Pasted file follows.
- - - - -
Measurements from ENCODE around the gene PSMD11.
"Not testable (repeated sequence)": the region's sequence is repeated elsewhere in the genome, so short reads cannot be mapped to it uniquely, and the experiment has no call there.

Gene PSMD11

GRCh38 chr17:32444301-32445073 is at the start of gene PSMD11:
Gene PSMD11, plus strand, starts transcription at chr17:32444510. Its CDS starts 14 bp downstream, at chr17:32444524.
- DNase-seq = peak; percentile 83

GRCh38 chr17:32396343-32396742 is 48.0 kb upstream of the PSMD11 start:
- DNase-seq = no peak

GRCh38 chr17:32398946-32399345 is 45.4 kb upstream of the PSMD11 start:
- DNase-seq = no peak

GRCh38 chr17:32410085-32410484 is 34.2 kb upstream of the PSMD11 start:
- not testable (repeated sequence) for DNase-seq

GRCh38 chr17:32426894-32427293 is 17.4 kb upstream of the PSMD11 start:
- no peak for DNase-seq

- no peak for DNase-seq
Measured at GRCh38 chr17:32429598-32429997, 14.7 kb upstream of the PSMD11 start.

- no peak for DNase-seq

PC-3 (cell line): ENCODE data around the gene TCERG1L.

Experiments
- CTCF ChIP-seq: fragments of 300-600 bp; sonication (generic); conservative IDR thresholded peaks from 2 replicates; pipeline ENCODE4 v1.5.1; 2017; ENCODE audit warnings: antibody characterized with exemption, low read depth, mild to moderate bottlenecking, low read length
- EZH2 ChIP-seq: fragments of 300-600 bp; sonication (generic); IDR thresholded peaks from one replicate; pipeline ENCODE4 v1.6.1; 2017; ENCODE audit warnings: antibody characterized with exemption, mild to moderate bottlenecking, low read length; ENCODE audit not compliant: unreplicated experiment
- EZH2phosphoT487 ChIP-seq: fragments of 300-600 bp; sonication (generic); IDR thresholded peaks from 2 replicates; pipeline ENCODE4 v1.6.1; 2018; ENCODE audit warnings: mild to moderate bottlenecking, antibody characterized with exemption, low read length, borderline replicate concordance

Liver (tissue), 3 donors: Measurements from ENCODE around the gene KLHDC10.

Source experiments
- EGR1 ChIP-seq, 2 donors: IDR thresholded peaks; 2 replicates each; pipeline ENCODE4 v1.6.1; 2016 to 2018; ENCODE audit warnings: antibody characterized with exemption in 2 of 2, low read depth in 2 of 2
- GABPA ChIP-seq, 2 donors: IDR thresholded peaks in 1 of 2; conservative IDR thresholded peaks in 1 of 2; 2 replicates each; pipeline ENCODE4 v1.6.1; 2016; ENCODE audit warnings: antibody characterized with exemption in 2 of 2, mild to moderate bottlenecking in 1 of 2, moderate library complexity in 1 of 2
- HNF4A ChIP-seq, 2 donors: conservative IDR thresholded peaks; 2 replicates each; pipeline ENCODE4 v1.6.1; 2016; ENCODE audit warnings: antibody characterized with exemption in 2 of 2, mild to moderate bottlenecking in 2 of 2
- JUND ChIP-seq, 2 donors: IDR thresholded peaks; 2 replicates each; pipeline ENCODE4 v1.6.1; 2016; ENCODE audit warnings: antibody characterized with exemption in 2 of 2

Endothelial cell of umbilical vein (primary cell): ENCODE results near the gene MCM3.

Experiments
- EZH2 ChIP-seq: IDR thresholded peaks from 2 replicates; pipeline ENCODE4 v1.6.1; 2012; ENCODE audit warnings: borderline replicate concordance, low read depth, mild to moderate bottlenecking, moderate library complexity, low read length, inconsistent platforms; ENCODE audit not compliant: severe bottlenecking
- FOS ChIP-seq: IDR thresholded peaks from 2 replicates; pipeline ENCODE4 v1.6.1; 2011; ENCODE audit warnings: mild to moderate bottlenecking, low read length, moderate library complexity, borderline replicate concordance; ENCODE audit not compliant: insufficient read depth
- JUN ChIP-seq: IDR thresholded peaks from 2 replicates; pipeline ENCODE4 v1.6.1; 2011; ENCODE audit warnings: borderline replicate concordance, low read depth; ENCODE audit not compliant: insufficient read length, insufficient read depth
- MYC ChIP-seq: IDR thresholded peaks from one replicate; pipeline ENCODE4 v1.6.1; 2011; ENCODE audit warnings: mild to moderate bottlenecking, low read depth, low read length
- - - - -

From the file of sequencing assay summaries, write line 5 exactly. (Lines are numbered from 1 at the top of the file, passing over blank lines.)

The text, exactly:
Gene PSMD11, plus strand, starts transcription at chr17:32444510. Its CDS starts 14 bp downstream, at chr17:32444524.